The Campaign for a Drug Free Westside (CFDFW) last Friday received a $25,000 state grant for its work in fighting against illegal drug use in the community.
Presented by state Rep. Karen Yarbrough during a ceremony at the Campaign’s headquarters, 5947 W. Madison, the donation is both a gesture of appreciation for the organization’s nearly 17 years of service, and a funding source for the group’s new ex-offender pilot program.
The pilot program, expected to begin within the next few months, will offer outreach to ex-offenders during the evening hours where most of the current programs offered by other groups operate mostly during the day, said Kelly Moore, the Campaign’s executive director.
“Those men and women who are incarcerated learn about our program prior to their release, and their parole agent will give us their information,” he said. “We will follow their progress after their release, make sure they have the proper resources regarding housing and job placement, and give them the assistance they need regardless of hours.”
Rep. Yarbrough spoke at length about visiting the Menard Correctional Facility in down-state Illinois and being disheartened by the number of youth she spoke with who were there for drug-related offenses.
“They lived in cells no bigger than the average bathroom, and nearly 70 percent of all that I spoke to were their on a possession conviction,” she said. “We need programs such as the CFDFW to do the needed ‘front-end work’ and reach out to the children before they alter their futures in such an irreparable way.”
Yarbrough said there is currently $1.4 billion allocated in the state budget for dealing with corrections.
“Today, I want to be a part of the expansion of programs that will help stem the tide of recidivism and juvenile delinquency,” Yarbrough said last Friday. “By putting more funds into organizations like CFDFW we start to place more of an emphasis on prevention and intervention rather than simply incarceration, and that is an important step.”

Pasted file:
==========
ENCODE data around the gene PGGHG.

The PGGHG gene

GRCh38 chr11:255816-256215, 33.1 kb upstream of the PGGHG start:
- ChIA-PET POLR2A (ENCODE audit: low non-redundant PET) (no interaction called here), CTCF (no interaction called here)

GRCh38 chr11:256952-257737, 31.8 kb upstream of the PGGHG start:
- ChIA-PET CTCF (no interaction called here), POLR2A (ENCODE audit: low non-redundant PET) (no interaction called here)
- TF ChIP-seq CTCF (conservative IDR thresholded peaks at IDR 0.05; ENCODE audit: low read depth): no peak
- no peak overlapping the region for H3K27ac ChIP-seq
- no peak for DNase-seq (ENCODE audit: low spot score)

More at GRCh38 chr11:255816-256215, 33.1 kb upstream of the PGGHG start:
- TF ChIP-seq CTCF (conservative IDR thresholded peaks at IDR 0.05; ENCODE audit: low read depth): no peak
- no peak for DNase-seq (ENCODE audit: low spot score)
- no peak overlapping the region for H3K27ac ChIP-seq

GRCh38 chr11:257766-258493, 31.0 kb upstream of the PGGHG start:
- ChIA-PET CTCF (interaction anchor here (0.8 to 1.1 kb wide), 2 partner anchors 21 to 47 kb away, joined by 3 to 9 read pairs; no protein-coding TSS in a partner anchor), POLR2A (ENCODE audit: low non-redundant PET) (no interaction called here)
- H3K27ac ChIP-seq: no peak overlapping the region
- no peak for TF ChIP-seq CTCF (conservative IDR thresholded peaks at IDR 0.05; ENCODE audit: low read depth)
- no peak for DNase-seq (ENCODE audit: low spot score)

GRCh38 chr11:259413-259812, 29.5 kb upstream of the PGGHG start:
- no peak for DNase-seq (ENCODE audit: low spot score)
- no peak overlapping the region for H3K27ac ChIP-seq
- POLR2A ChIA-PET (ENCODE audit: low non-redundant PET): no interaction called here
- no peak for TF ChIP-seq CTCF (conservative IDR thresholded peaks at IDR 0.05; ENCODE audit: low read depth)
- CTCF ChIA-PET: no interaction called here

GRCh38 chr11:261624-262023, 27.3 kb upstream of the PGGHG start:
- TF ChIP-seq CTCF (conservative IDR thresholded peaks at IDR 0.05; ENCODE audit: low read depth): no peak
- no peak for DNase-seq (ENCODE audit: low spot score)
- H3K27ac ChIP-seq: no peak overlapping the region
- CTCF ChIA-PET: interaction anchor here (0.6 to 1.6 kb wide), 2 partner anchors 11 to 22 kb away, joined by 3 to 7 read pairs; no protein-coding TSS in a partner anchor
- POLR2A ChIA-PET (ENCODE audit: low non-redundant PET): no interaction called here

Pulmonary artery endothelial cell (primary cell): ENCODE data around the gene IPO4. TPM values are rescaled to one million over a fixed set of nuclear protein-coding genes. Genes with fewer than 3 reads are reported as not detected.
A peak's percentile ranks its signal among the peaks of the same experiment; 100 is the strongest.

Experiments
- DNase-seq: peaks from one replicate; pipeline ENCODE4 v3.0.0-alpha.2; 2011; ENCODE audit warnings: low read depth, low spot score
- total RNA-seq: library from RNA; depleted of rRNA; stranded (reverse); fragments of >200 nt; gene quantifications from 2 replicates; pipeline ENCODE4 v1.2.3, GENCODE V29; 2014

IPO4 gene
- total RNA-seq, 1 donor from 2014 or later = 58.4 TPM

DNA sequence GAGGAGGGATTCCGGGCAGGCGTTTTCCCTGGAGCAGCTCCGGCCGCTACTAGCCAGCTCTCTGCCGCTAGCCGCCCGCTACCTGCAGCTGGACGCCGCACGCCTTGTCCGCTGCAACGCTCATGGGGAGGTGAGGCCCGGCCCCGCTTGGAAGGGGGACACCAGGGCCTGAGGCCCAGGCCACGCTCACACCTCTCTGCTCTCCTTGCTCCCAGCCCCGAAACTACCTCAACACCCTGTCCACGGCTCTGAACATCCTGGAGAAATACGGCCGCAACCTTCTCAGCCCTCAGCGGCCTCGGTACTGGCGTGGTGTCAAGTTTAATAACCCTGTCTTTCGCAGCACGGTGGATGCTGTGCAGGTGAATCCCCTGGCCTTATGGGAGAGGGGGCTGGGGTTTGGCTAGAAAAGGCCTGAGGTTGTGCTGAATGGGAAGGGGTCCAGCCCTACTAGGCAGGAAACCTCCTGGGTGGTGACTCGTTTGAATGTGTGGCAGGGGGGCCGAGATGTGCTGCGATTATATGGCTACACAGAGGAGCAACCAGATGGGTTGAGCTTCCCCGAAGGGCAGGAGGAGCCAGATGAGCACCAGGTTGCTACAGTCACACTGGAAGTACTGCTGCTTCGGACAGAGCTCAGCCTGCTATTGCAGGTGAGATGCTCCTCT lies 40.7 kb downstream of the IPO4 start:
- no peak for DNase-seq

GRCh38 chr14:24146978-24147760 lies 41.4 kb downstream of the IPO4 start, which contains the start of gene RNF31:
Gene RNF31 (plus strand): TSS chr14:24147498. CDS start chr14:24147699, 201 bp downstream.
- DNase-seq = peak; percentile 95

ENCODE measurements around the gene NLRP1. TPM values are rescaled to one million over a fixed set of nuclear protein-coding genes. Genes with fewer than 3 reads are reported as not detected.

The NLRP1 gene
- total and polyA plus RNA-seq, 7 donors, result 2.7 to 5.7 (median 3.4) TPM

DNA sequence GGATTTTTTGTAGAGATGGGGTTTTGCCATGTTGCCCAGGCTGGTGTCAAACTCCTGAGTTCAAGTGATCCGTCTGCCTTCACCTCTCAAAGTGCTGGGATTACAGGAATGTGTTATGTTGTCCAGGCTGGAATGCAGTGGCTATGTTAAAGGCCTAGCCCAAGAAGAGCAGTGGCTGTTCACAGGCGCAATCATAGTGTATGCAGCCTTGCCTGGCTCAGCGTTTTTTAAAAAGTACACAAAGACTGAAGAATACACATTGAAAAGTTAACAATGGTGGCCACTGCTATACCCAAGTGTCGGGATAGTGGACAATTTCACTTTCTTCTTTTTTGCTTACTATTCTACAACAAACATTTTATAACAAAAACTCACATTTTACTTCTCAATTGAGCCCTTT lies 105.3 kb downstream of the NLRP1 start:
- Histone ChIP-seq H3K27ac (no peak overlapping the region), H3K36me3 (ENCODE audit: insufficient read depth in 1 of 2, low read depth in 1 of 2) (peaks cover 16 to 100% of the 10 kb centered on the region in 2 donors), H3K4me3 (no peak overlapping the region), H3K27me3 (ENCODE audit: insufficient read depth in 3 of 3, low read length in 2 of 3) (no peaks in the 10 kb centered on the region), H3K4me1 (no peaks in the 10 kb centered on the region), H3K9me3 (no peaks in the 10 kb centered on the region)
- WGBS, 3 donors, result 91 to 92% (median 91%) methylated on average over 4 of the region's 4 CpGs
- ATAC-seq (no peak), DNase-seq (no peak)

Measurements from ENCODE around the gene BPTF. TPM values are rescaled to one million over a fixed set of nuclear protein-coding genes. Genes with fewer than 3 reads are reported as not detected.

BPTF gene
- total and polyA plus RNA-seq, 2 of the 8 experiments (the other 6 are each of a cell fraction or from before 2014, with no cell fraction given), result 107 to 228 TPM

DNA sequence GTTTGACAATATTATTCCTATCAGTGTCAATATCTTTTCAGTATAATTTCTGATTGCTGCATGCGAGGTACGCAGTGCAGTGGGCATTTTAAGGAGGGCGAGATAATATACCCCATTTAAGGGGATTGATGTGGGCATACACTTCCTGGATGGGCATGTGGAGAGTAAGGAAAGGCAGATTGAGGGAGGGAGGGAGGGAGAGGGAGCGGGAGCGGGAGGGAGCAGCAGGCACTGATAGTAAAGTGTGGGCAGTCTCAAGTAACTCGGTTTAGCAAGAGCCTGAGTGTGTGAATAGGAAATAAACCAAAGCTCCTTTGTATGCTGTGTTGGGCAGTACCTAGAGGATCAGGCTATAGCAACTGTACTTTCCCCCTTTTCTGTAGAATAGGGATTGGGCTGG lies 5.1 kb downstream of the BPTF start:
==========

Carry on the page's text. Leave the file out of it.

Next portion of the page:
Arewa Karen Winters, project director of prisoner re-entry for the Westside Health
Authority and youth prevention specialist with the Bobby E. Wright Center, who attended last Thursday’s ceremony, noted the importance of prevention programs by such groups as the Campaign and her organizations.
“It is very fitting that I should be here,” she said. “We both want to reach out to at-risk individuals in the community, and we both share a vision of giving ex-offenders a second chance to rebuild their lives.”
The Campaign for a Drug-Free Westside Inc. opened in 1989 as a collaboration of several West Side outreach organizations, including the African-American Police League and the Garfield Counseling Center. Its primary function was to address the ever-increasing drug epidemic on the West Side.
“Before I became the director here I worked with Westside Association for Community Action (WACA) for four years, and I have always been a devout believer in doing what it takes to build up the West Side,” said C.B. Johnson, the Campaign’s founder, last Friday.
Johnson was appointed by a committee of the partnering organizations to oversee the Campaign.
The idea, he pointed out, was to focus primarily on the youth, through alcohol and substance prevention education, mentoring and encouraging greater parental involvement.
The belief, he noted, was that prevention could have a more long-lasting effect.
“I’ve lived here all my life and I believe in the community,” said Johnson. “In my 35 years in Austin, that belief has never wavered and I feel that any positive change must come from the inside; from those dedicated enough to do it.”
Following last Friday’s presentation, those in attendance were entertained by a performance from CIA, a quartet of three sisters and a cousin, and winners of BET’s “Young & Gifted” competition last March.